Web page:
In an interview, board chair Karen Belich said transporting kids outside boundaries is not something school divisions do.

Brittany MacMillan with her two older daughters, Avery, 7, and Macy, 5. MacMillan organized a silent auction that raised $20,000 toward the cost of a private school bus to Irma, Alberta. She didn't want to send her kids to school in Sedgewick when Hardisty's school closed. (Brittany MacMillan)

Then, parents asked both divisions if they could tweak busing boundaries so Buffalo Trail buses could pick up Hardisty kids. The divisions also said no.

And so members of the community chartered their own school bus. They contracted a vehicle, hired a driver, and began to raise the $48,000 a year necessary to bus kids across the border to Irma.

Why the ride is worth the cost

Looking at Battle River's empty financial reserves and $2-million operating deficit, parent Brittany MacMillan said sending her two older children to school in Irma was a better choice.

"I didn't want to put my kids into that mess," she said.

Grace Foster, 10, and Jack Foster, 12, on their first day of school this September. They ride a bus, organized by parents, to Irma School, after the only school in Hardisty closed. (Kristie Foster)

She organized a silent auction online that raised about $20,000 in a week. Volunteers held a bottle drive that raised $5,000. People began walking up to MacMillan on the street and handing her money for the bus. So far, they've raised $36,000, which has nudged the remaining cost per child down to $40 a month.

"Our community is fired up, and we mean business," she said in an interview. "We're finding a solution one way or another."

Thirty-three kids now meet the school bus in Hardisty daily to ride to Irma. Development group chair Moser said it would be more, but some working parents rely on school buses that can collect children outside their doors.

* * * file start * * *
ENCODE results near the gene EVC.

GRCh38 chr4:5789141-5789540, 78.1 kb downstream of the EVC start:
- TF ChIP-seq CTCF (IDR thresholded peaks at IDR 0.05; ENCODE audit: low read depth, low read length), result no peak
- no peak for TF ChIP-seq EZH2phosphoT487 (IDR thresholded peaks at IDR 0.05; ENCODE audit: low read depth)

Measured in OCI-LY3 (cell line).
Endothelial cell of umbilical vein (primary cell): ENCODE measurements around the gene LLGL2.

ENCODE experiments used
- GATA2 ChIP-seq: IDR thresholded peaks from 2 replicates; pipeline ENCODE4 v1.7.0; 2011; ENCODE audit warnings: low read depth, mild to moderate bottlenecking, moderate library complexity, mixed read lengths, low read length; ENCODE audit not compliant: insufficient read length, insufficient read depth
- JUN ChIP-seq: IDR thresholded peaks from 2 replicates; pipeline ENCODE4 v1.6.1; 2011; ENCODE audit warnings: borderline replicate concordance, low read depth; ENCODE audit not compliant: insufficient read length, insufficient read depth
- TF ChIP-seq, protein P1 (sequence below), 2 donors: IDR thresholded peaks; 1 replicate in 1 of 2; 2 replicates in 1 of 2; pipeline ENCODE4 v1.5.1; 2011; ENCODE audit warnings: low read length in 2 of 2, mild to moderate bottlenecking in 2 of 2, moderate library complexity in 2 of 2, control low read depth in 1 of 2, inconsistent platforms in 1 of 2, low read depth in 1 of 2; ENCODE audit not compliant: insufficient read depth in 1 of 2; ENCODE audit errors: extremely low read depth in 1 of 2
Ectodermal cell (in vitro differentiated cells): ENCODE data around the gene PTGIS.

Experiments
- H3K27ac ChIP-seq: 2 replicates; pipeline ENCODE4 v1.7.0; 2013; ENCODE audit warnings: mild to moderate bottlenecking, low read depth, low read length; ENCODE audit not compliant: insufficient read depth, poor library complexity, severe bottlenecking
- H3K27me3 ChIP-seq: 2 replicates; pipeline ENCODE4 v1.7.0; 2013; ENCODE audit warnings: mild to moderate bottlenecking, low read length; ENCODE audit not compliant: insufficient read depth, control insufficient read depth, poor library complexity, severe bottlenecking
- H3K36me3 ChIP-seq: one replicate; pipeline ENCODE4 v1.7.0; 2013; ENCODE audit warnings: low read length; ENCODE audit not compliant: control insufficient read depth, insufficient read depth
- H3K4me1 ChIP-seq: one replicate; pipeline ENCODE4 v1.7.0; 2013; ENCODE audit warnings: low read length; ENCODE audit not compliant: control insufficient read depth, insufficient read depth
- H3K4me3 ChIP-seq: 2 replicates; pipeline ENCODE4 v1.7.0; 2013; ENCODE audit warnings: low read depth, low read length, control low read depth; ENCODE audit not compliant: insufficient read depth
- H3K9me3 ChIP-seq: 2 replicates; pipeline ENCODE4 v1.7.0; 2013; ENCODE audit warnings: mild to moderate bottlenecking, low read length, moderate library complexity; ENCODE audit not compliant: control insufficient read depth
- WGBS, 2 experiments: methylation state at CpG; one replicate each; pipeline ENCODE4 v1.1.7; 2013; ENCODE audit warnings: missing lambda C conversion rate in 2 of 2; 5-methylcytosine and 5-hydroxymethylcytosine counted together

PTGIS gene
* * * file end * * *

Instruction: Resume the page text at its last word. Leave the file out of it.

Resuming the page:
Some families chose Irma over Sedgewick because they felt betrayed by Battle River's move to close their school. Kristie Foster has three children, ages 12, 10 and five, who ride the hired bus to school in Irma from Hardisty.

She said Battle River trustees seemed more concerned with losing the provincial funding attached to the students than finding a solution that worked for families.

"We want our kids to be in a school division that we trust," Foster said. "And when you break that trust, you know, it's hard to have your children involved in a division that you don't trust."

Battle River leaders say they tried for at least seven years to keep Johnstone school afloat as enrolment plummeted. With room for nearly 200 students, enrolment steadily slid from 179 pupils in 1995 to just 48 last year.

Division spokesperson Diane Hutchinson said they poured extra money into staffing the school to keep it open.

But the economic activity in Hardisty was not translating into children living in the town.

Moser surveyed employers about their job-creation plans and estimates the number of kids moving into Hardisty could jump substantially in the next five years.

Battle River's projections are nowhere near as optimistic.

Minister reluctant to intervene